The groups leading the charge against the death penalty are longtime activist groups, energized anew by presidential politics, greater coordination, better use of the media and increased public uncertainty about the guilt of all convicts being executed.
For example, the 24-year-old National Coalition to Abolish the Death Penalty, one of the nation's top anti-capital-punishment groups and a leader in the publicity campaign to halt the execution of convicted murderer Gary Graham in Texas, is not a newcomer to the cause nor to the Lone Star State. The coalition vowed back in 1993 that starting the following year it was "going to make a major focus" in Texas, a state that led the country in criminal executions then and now.
"The abolitionists had no success in 1994. They are succeeding now," said Dudley Sharp, director of the Houston-based Justice for All, which supports the death penalty.
Their success, he said, is evidenced by delayed executions, a death-penalty moratorium in Illinois and calls for others in states around the country.
"These people are a lot more coordinated than they used to be," Mr. Sharp said.
Other organizations in the forefront of the campaign to abolish the death penalty include Amnesty International of the U.S.A., the Death Penalty Project of the American Civil Liberties Union, the NAACP Legal Defense and Education Fund's Capital Punishment Project, the Death Penalty Information Center, and the California-based group Focus Death Penalty, headed by actor Mike Farrell.
The Washington-based Death Penalty Information Center, founded in 1990, is the youngest of those organizations. The American Friends Service Committee (AFSC), founded in 1917, is the oldest.
"There's definitely more working relations between the different organizations today than there has been," said Kurt Rosenberg, death-penalty project assistant for AFSC. "That has happened over the last year or two."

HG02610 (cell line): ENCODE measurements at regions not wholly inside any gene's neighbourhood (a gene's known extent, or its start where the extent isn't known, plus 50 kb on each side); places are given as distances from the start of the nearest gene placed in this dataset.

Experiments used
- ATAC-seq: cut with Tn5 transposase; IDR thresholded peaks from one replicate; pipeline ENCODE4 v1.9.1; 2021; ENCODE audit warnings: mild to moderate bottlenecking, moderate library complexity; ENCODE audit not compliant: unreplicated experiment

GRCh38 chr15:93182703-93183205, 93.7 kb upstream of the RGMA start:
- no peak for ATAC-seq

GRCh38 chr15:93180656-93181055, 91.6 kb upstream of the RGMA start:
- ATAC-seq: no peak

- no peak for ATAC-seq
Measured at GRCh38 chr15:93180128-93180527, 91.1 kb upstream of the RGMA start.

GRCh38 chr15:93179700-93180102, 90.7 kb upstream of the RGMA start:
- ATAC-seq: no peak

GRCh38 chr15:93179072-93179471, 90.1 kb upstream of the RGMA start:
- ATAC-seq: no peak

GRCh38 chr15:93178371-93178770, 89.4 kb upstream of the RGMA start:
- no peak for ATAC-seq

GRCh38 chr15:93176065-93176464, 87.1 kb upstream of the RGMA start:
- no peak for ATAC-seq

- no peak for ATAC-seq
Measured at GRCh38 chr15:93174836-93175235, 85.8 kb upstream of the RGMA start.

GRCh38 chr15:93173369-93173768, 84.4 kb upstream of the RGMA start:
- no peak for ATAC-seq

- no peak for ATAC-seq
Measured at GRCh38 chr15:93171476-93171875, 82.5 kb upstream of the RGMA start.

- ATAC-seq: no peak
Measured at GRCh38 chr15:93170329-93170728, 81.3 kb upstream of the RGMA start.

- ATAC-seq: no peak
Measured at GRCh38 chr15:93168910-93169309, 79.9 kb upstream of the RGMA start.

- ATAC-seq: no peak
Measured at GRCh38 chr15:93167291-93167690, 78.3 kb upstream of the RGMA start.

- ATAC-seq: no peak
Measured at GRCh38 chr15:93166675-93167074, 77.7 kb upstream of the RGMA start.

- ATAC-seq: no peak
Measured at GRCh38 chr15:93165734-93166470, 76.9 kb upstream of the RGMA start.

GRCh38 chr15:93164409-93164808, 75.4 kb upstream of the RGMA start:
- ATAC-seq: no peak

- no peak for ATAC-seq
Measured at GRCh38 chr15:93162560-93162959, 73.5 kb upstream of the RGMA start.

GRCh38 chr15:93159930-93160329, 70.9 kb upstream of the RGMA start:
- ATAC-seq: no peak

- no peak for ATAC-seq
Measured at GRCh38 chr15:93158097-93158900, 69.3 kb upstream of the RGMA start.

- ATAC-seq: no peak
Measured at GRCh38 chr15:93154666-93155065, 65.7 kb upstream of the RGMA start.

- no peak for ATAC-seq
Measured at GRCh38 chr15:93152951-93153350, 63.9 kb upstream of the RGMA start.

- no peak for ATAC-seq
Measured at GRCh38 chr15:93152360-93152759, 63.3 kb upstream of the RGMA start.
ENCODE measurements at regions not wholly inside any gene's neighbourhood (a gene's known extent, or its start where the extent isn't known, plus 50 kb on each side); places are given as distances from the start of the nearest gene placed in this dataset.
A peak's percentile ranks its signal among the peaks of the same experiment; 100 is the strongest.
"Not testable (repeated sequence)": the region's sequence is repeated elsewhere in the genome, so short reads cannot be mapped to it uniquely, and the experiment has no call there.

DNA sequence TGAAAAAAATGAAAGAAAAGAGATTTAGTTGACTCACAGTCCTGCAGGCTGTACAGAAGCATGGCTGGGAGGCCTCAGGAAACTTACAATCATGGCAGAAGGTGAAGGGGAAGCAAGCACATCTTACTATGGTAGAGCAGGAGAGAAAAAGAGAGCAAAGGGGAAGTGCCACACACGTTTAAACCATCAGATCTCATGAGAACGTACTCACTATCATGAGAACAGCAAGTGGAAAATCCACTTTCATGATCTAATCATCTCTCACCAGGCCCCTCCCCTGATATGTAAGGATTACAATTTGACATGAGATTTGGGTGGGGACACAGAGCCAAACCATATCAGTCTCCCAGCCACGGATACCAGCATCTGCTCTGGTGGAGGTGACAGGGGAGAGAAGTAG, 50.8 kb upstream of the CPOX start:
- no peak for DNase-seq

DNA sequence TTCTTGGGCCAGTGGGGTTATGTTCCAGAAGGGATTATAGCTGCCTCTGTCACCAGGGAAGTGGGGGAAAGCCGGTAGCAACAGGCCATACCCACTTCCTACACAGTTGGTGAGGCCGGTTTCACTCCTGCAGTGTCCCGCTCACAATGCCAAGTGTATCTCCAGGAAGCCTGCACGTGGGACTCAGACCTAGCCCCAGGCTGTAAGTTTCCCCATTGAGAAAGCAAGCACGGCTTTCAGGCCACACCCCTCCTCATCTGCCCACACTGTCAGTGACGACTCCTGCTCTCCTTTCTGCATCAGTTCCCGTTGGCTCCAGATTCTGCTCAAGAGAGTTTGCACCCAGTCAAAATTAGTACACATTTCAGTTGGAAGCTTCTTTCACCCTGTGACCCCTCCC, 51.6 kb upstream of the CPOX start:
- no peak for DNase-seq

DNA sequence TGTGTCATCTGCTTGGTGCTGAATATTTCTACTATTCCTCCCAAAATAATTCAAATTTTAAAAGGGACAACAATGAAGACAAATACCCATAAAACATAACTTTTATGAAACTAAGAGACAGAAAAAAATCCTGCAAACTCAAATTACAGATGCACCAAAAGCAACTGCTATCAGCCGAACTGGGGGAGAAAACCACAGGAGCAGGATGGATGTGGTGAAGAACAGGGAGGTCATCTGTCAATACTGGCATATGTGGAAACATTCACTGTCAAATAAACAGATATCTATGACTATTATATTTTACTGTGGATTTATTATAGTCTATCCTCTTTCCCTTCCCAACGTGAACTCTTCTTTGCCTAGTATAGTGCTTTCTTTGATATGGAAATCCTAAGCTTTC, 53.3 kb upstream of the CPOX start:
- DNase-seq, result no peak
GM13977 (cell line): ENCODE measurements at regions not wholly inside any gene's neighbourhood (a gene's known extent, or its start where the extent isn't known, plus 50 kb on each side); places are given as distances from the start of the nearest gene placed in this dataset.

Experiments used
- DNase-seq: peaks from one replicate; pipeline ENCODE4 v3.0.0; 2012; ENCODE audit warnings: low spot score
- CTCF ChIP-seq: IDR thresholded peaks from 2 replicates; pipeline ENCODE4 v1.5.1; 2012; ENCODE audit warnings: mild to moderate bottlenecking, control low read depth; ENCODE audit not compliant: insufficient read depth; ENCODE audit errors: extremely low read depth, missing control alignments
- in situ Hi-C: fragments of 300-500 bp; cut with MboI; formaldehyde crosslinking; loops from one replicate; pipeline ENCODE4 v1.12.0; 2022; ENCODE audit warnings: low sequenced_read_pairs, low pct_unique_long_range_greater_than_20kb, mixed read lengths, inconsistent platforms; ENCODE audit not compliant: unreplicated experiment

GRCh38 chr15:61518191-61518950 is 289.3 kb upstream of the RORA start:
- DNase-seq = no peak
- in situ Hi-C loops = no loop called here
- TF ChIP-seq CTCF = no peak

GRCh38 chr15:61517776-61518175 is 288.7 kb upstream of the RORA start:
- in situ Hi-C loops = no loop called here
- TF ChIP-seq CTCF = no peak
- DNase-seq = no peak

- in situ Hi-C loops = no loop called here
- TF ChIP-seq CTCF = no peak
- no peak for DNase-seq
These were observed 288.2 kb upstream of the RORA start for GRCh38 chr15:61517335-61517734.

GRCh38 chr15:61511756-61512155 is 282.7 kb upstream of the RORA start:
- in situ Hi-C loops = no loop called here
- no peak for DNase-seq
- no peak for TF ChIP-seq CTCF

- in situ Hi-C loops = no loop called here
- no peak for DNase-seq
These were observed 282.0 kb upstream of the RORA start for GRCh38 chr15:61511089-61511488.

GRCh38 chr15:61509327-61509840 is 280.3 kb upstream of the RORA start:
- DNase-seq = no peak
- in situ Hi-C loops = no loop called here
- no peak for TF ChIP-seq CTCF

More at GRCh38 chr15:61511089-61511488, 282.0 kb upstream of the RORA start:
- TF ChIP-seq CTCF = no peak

Mr. Sharp and others believe politics has a lot to do with the fact that death-penalty opponents are targeting Texas.
"The fact that [Gov. George W.] Bush is from Texas and that he's running for president is what brought this issue to the forefront," said Mr. Rosenberg.
But Dave Atwood, head of the Texas Coalition to Abolish the Death Penalty, an affiliate of the national coalition, countered: "It was not until George W. Bush said he never executed an innocent man" that the media swarmed over this issue.
There is a consensus that a November 1998 conference at Northwestern University School of Law "galvanized the movement and brought tremendous attention to the issue of innocence" among those sentenced to death, Mr. Rosenberg said.
The conference, organized by Northwestern law professor Larry Marshall, featured about 30 death-row inmates who had been released.
The AFSC and other groups that wanted to end the death penalty already recognized "a need to come together to address what some have seen as a fragmented movement," Mr. Rosenberg said, and the conference at Northwestern proved to be a catalyst for greater unity.
The Death Penalty Information Center succeeded in gaining the media's attention in 1993 when it issued a report on the "danger of mistaken executions. …